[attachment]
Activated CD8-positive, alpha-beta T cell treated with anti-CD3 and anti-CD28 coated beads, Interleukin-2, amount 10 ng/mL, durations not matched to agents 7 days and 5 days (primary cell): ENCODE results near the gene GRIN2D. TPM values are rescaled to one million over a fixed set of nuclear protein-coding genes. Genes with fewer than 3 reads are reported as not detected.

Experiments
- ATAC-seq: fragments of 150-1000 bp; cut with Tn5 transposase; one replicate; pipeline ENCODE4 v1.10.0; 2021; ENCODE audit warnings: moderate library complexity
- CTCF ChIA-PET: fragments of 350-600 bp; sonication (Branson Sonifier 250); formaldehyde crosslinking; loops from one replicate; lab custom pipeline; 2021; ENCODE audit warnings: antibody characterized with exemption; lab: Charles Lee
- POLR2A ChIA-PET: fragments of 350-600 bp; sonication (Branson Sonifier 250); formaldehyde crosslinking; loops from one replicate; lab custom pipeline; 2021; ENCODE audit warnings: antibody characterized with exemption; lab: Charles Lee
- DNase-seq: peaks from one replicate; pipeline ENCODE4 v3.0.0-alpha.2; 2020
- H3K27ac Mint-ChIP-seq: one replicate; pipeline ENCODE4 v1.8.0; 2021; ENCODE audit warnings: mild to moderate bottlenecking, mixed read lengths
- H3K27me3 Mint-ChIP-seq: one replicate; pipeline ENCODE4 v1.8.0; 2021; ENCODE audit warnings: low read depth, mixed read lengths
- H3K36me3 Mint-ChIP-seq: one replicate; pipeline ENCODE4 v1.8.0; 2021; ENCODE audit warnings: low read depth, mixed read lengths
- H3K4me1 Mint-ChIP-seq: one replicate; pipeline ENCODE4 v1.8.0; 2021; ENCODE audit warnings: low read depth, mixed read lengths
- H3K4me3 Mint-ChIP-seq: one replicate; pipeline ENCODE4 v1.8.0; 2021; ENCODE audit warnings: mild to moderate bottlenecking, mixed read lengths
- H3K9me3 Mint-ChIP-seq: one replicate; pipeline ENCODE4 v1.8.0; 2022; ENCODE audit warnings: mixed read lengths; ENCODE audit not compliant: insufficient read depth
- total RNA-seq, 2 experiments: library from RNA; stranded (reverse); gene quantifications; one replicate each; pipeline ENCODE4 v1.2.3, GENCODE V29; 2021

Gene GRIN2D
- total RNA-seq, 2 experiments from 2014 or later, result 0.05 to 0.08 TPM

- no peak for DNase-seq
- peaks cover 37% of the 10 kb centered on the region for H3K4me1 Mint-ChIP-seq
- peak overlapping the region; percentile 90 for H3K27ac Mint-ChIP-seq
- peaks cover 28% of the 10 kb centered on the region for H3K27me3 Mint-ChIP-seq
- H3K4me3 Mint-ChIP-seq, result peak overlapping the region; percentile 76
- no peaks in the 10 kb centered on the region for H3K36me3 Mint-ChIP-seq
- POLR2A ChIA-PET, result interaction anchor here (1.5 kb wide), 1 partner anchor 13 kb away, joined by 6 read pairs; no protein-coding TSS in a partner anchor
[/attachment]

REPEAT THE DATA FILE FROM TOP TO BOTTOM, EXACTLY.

Activated CD8-positive, alpha-beta T cell treated with anti-CD3 and anti-CD28 coated beads, Interleukin-2, amount 10 ng/mL, durations not matched to agents 7 days and 5 days (primary cell): ENCODE results near the gene GRIN2D. TPM values are rescaled to one million over a fixed set of nuclear protein-coding genes. Genes with fewer than 3 reads are reported as not detected.

Experiments
- ATAC-seq: fragments of 150-1000 bp; cut with Tn5 transposase; one replicate; pipeline ENCODE4 v1.10.0; 2021; ENCODE audit warnings: moderate library complexity
- CTCF ChIA-PET: fragments of 350-600 bp; sonication (Branson Sonifier 250); formaldehyde crosslinking; loops from one replicate; lab custom pipeline; 2021; ENCODE audit warnings: antibody characterized with exemption; lab: Charles Lee
- POLR2A ChIA-PET: fragments of 350-600 bp; sonication (Branson Sonifier 250); formaldehyde crosslinking; loops from one replicate; lab custom pipeline; 2021; ENCODE audit warnings: antibody characterized with exemption; lab: Charles Lee
- DNase-seq: peaks from one replicate; pipeline ENCODE4 v3.0.0-alpha.2; 2020
- H3K27ac Mint-ChIP-seq: one replicate; pipeline ENCODE4 v1.8.0; 2021; ENCODE audit warnings: mild to moderate bottlenecking, mixed read lengths
- H3K27me3 Mint-ChIP-seq: one replicate; pipeline ENCODE4 v1.8.0; 2021; ENCODE audit warnings: low read depth, mixed read lengths
- H3K36me3 Mint-ChIP-seq: one replicate; pipeline ENCODE4 v1.8.0; 2021; ENCODE audit warnings: low read depth, mixed read lengths
- H3K4me1 Mint-ChIP-seq: one replicate; pipeline ENCODE4 v1.8.0; 2021; ENCODE audit warnings: low read depth, mixed read lengths
- H3K4me3 Mint-ChIP-seq: one replicate; pipeline ENCODE4 v1.8.0; 2021; ENCODE audit warnings: mild to moderate bottlenecking, mixed read lengths
- H3K9me3 Mint-ChIP-seq: one replicate; pipeline ENCODE4 v1.8.0; 2022; ENCODE audit warnings: mixed read lengths; ENCODE audit not compliant: insufficient read depth
- total RNA-seq, 2 experiments: library from RNA; stranded (reverse); gene quantifications; one replicate each; pipeline ENCODE4 v1.2.3, GENCODE V29; 2021

Gene GRIN2D
- total RNA-seq, 2 experiments from 2014 or later, result 0.05 to 0.08 TPM

- no peak for DNase-seq
- peaks cover 37% of the 10 kb centered on the region for H3K4me1 Mint-ChIP-seq
- peak overlapping the region; percentile 90 for H3K27ac Mint-ChIP-seq
- peaks cover 28% of the 10 kb centered on the region for H3K27me3 Mint-ChIP-seq
- H3K4me3 Mint-ChIP-seq, result peak overlapping the region; percentile 76
- no peaks in the 10 kb centered on the region for H3K36me3 Mint-ChIP-seq
- POLR2A ChIA-PET, result interaction anchor here (1.5 kb wide), 1 partner anchor 13 kb away, joined by 6 read pairs; no protein-coding TSS in a partner anchor